In searching the past for facts about the prominent players in the local whiskey trade and one famous figure whose involvement was something of a mystery—until now—we uncovered a mysterious death, old debts and a surprising reversal of fortunes.
The Ocala/Marion County area has a long history when it comes to hooch. At one time, moonshine was a booming industry that supported many other local small businesses, according to local historian and genealogist Celeste Godwin Viale. One story that was passed down to her was about a “shine” distiller who received word that some folks in New Jersey wanted to place an order for some aged whiskey. Legend goes that he reached in his pocket, pulled out a tin of Prince Albert ground tobacco—a mahogany-colored variety with subtle notes of cocoa, vanilla and molasses—sprinkled a bit into a bottle of moonshine, shook it up and then shipped out his Cracker “whiskey” to some very satisfied folks up north.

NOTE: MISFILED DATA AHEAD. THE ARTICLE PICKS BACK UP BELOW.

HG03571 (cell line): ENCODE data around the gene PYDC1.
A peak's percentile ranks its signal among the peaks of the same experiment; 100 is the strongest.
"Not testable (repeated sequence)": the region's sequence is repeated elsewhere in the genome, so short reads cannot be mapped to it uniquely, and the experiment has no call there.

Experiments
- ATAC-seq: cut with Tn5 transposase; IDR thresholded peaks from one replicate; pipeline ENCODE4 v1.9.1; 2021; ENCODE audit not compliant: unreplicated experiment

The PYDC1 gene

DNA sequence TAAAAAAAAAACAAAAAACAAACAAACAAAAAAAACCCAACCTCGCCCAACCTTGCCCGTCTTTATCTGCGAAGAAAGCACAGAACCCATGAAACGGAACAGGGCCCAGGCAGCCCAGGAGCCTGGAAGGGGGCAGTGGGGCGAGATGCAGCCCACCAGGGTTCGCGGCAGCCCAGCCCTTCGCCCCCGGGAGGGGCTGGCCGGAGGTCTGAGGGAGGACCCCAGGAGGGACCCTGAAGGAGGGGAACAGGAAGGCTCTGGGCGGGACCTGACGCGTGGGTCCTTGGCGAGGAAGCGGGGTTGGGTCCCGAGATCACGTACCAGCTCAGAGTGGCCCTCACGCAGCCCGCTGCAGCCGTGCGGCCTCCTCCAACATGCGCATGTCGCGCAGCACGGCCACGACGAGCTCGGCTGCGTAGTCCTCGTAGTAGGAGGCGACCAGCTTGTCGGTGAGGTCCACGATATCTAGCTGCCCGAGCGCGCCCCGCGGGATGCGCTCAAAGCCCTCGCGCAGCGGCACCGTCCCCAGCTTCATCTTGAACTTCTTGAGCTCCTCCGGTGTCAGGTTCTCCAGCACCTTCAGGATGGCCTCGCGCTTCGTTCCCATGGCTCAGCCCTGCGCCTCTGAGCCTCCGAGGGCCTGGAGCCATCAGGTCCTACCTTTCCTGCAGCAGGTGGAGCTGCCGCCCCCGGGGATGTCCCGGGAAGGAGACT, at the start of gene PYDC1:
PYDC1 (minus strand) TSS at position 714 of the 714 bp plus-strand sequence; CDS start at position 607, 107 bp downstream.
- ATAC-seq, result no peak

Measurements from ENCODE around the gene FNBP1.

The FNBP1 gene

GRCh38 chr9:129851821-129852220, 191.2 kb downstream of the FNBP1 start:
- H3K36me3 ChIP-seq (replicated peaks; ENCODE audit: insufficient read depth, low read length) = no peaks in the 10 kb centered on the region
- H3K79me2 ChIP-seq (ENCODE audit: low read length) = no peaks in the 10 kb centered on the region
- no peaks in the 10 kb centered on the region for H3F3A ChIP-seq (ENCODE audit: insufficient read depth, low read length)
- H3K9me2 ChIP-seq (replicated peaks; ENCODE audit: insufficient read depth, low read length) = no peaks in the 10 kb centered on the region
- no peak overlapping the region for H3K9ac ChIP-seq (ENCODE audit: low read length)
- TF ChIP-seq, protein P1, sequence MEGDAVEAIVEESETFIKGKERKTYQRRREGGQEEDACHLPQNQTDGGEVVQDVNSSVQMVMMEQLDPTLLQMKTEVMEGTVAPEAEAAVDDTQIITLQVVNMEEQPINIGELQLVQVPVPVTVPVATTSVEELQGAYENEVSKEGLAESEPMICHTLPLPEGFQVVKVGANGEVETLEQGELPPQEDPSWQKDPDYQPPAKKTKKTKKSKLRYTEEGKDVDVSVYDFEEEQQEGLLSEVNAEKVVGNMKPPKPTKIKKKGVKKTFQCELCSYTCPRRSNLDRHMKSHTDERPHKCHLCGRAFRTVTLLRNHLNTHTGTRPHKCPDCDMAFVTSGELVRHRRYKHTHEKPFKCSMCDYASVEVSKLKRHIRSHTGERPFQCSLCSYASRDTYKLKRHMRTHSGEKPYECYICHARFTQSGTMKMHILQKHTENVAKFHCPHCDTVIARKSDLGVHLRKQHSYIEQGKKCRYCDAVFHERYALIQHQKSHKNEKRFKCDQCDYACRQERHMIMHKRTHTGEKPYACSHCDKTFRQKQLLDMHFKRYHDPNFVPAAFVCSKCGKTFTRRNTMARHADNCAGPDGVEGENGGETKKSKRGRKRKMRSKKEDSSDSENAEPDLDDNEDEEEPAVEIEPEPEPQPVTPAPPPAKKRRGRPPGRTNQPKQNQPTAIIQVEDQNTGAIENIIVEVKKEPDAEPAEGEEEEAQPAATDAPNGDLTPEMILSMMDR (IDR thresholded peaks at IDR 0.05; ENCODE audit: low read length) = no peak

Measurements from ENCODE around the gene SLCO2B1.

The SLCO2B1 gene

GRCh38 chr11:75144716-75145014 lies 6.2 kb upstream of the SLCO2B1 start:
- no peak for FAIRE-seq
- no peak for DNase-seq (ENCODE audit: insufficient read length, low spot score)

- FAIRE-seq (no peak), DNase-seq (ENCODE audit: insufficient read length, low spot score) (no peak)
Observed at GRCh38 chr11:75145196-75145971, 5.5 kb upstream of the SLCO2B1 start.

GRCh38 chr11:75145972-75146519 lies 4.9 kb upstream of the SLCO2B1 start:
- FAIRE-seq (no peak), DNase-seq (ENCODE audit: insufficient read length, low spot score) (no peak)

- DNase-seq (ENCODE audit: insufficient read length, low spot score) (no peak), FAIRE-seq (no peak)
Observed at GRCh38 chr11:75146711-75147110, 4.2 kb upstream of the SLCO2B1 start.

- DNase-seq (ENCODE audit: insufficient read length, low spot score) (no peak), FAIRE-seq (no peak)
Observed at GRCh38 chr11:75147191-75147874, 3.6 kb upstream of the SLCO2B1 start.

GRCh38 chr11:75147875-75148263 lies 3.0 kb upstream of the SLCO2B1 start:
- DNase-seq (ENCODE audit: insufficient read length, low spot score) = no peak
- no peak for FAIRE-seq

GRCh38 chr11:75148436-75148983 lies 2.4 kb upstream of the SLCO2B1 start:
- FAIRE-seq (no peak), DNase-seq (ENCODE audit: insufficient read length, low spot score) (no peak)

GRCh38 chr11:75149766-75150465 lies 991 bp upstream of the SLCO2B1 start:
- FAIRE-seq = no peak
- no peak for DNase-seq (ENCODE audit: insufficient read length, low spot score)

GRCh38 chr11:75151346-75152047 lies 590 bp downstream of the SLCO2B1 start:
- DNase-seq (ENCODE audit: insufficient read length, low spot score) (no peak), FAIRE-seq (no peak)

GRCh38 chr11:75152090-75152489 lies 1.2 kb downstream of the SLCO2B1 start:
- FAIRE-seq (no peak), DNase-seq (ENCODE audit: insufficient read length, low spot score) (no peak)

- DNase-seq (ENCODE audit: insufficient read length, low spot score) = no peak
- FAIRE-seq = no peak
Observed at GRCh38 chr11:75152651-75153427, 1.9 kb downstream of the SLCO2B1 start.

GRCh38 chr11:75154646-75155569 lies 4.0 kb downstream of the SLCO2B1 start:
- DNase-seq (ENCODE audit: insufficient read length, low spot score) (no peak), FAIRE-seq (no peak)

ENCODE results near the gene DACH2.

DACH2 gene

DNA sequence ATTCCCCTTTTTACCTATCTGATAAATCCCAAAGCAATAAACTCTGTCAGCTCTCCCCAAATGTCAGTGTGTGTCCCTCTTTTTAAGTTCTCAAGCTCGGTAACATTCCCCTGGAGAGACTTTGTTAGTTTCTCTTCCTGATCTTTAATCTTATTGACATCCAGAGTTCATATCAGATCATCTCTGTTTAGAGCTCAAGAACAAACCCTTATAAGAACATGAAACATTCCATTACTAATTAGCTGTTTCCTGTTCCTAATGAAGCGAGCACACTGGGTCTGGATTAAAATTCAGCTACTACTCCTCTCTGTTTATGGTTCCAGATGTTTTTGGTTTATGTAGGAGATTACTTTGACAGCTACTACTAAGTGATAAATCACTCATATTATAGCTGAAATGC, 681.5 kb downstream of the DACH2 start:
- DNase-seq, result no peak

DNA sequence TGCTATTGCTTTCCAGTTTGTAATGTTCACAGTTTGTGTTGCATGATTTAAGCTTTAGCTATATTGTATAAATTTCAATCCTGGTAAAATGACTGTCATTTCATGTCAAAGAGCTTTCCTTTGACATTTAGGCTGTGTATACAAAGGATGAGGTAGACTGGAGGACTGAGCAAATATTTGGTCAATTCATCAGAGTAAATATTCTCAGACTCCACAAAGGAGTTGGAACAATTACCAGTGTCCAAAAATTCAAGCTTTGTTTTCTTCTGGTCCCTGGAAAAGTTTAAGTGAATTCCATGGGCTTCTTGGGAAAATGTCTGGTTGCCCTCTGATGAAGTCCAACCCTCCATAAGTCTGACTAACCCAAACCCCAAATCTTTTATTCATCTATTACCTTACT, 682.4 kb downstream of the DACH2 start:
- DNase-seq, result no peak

A tale that involves actual whiskey, that has had some curious locals buzzing for years, is not exactly a “straight” story. In a county full of historians and enthusiasts, it is somewhat intimidating to try to unwind it. The bit of history in question revolves around William LaRue Weller.
For those of you who know your whiskey, the name probably brings to mind the award-winning Kentucky straight bourbon whiskey. This uncut and unfiltered, hand-bottled bourbon, from Buffalo Trace Distillery, is thought to be the best in the category by many aficionados.